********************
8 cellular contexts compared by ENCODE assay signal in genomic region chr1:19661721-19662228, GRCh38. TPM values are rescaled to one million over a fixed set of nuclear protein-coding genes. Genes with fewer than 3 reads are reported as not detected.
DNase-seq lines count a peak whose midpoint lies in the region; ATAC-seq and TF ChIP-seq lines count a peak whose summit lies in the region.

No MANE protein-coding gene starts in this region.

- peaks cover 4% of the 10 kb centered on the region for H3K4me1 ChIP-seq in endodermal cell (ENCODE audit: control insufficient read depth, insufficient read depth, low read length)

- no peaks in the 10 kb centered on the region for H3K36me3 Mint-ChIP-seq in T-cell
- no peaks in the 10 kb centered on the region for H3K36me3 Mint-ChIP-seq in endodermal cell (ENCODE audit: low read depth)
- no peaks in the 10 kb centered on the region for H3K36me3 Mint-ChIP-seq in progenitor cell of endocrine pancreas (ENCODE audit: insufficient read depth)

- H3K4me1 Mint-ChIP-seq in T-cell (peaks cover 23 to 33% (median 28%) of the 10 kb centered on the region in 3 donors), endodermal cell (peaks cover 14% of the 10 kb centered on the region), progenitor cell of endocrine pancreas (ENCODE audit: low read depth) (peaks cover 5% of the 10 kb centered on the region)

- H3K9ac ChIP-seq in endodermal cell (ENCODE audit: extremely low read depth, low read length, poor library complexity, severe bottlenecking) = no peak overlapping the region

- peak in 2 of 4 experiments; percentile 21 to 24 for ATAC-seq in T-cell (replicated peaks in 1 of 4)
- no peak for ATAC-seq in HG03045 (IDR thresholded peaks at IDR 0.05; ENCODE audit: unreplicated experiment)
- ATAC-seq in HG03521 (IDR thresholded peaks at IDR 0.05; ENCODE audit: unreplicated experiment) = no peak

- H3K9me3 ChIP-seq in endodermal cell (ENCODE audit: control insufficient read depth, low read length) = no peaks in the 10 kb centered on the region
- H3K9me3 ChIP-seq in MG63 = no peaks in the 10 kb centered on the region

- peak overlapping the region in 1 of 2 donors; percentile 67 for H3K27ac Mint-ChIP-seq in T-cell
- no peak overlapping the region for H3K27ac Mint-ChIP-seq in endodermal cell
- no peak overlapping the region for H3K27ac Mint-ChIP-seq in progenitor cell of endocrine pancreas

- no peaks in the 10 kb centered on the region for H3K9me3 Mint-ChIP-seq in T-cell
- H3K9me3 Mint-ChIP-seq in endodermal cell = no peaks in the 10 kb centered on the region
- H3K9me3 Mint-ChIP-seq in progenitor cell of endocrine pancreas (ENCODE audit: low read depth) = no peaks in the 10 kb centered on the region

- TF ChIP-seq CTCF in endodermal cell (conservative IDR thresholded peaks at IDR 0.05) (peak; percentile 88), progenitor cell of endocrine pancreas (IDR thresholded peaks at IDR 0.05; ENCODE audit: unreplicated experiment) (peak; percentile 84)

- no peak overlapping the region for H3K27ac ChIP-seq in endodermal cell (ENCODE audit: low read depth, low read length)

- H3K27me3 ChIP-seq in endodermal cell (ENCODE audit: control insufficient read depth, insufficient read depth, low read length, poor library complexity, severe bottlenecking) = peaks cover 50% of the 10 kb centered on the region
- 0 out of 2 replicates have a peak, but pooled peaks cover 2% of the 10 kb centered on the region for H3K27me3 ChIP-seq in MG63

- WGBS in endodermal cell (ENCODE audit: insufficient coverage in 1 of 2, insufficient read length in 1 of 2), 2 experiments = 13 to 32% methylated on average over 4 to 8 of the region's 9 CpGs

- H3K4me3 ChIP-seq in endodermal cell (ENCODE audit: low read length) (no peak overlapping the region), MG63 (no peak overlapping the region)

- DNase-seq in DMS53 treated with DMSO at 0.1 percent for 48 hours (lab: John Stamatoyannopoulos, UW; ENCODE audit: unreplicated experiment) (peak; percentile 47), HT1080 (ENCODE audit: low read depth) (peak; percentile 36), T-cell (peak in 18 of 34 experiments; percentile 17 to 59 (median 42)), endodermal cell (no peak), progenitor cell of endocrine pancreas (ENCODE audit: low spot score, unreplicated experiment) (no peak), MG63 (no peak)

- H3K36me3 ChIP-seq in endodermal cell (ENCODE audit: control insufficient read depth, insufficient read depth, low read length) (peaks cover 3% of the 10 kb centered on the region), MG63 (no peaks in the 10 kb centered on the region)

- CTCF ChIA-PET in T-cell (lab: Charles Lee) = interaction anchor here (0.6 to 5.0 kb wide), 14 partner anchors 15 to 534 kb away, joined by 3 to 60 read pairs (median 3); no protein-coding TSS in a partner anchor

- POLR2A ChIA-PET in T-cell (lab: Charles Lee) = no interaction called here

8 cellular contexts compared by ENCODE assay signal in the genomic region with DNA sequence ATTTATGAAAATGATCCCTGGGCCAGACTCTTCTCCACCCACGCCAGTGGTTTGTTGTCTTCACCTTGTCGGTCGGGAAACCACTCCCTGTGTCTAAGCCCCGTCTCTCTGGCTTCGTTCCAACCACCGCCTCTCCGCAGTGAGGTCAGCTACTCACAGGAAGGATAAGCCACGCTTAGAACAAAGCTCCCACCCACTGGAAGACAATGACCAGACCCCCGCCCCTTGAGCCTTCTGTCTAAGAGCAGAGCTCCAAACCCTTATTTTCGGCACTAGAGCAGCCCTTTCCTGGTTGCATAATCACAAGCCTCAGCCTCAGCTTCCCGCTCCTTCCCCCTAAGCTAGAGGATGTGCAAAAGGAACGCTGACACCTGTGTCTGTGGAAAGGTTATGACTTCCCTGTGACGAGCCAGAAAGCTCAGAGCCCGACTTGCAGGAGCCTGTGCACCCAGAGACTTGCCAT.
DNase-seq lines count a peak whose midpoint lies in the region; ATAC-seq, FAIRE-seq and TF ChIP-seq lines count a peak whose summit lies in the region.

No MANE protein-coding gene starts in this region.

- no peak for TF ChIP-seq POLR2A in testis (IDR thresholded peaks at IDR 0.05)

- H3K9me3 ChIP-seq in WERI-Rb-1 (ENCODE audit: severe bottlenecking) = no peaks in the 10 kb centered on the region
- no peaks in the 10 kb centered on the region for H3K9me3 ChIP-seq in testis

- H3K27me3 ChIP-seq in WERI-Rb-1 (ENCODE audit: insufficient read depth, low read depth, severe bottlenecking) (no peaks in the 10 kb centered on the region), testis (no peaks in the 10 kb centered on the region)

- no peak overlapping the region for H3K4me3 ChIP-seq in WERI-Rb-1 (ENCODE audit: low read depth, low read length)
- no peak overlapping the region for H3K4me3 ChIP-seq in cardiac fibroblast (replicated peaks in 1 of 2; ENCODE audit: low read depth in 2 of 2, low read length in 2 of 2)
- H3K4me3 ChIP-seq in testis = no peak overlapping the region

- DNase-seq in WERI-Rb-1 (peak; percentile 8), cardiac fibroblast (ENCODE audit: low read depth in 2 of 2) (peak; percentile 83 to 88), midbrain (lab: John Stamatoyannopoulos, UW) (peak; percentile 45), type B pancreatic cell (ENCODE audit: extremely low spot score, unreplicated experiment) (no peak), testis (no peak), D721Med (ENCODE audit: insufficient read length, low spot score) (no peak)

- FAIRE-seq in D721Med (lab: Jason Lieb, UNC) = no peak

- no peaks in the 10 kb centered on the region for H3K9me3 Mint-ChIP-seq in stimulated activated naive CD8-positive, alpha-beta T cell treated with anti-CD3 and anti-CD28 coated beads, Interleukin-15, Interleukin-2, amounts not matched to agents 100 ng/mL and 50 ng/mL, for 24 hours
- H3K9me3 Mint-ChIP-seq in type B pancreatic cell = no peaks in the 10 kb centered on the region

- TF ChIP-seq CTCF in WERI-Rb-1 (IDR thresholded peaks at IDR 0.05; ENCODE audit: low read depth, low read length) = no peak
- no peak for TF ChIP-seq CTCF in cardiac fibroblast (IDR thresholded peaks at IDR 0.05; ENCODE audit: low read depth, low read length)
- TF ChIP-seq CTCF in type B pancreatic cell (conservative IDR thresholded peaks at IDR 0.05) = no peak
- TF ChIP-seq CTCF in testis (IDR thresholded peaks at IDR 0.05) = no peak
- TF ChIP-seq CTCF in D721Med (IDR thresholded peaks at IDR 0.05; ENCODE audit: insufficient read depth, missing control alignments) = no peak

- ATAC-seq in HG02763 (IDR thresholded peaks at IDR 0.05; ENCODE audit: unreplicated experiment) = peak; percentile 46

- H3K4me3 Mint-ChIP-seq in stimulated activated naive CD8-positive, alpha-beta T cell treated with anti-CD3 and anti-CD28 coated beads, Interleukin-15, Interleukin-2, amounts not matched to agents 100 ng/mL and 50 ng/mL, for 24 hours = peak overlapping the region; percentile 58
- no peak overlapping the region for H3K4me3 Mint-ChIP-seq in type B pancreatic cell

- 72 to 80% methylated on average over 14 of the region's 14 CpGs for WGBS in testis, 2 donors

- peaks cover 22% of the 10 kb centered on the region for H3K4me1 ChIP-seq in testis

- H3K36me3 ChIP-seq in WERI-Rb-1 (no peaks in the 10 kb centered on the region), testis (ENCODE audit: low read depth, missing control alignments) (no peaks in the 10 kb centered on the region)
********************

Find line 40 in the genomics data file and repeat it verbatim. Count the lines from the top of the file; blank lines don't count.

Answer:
- H3K4me3 ChIP-seq in testis = no peak overlapping the region